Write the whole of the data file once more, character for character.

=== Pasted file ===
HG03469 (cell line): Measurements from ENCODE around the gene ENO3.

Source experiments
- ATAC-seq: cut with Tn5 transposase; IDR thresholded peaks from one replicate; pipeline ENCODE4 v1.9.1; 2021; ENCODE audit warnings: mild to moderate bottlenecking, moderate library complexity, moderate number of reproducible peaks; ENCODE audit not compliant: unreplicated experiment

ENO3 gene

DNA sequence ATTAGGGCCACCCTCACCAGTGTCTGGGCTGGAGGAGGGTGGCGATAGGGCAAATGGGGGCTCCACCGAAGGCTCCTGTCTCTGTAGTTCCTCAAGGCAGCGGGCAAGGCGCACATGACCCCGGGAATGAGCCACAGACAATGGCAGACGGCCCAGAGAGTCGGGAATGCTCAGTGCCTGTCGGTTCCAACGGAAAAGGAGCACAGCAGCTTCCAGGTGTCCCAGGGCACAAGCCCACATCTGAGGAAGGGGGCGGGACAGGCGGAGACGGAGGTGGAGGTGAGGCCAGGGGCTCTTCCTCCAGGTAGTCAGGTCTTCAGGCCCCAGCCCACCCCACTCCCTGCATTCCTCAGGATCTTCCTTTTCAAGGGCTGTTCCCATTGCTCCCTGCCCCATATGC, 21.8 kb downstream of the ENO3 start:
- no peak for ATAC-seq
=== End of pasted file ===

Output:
HG03469 (cell line): Measurements from ENCODE around the gene ENO3.

Source experiments
- ATAC-seq: cut with Tn5 transposase; IDR thresholded peaks from one replicate; pipeline ENCODE4 v1.9.1; 2021; ENCODE audit warnings: mild to moderate bottlenecking, moderate library complexity, moderate number of reproducible peaks; ENCODE audit not compliant: unreplicated experiment

ENO3 gene

DNA sequence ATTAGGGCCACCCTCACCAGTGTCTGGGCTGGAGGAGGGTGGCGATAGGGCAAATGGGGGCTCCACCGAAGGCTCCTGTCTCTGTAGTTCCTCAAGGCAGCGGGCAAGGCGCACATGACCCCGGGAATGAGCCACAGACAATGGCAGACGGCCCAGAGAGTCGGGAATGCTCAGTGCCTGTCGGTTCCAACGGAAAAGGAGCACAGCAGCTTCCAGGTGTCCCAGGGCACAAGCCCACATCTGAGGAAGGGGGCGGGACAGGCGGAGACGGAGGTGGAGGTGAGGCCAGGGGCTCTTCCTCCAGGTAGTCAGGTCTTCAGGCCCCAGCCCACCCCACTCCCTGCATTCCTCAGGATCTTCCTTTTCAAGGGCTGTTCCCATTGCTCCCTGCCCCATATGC, 21.8 kb downstream of the ENO3 start:
- no peak for ATAC-seq